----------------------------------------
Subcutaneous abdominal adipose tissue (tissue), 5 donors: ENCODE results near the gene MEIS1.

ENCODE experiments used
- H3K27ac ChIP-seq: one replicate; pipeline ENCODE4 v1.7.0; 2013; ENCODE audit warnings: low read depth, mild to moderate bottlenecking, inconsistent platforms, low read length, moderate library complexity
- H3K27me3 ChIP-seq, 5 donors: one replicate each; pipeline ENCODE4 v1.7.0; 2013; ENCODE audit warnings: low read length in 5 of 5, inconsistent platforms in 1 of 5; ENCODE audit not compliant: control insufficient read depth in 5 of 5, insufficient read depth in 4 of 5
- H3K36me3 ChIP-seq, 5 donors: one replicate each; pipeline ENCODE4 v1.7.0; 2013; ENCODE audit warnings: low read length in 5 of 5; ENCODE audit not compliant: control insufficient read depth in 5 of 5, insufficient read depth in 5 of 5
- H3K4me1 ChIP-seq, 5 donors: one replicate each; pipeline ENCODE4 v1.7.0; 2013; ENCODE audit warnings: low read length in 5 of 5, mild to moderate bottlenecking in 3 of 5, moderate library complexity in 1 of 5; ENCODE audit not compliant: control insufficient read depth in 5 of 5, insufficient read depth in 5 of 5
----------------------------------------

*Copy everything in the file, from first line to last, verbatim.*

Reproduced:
Subcutaneous abdominal adipose tissue (tissue), 5 donors: ENCODE results near the gene MEIS1.

ENCODE experiments used
- H3K27ac ChIP-seq: one replicate; pipeline ENCODE4 v1.7.0; 2013; ENCODE audit warnings: low read depth, mild to moderate bottlenecking, inconsistent platforms, low read length, moderate library complexity
- H3K27me3 ChIP-seq, 5 donors: one replicate each; pipeline ENCODE4 v1.7.0; 2013; ENCODE audit warnings: low read length in 5 of 5, inconsistent platforms in 1 of 5; ENCODE audit not compliant: control insufficient read depth in 5 of 5, insufficient read depth in 4 of 5
- H3K36me3 ChIP-seq, 5 donors: one replicate each; pipeline ENCODE4 v1.7.0; 2013; ENCODE audit warnings: low read length in 5 of 5; ENCODE audit not compliant: control insufficient read depth in 5 of 5, insufficient read depth in 5 of 5
- H3K4me1 ChIP-seq, 5 donors: one replicate each; pipeline ENCODE4 v1.7.0; 2013; ENCODE audit warnings: low read length in 5 of 5, mild to moderate bottlenecking in 3 of 5, moderate library complexity in 1 of 5; ENCODE audit not compliant: control insufficient read depth in 5 of 5, insufficient read depth in 5 of 5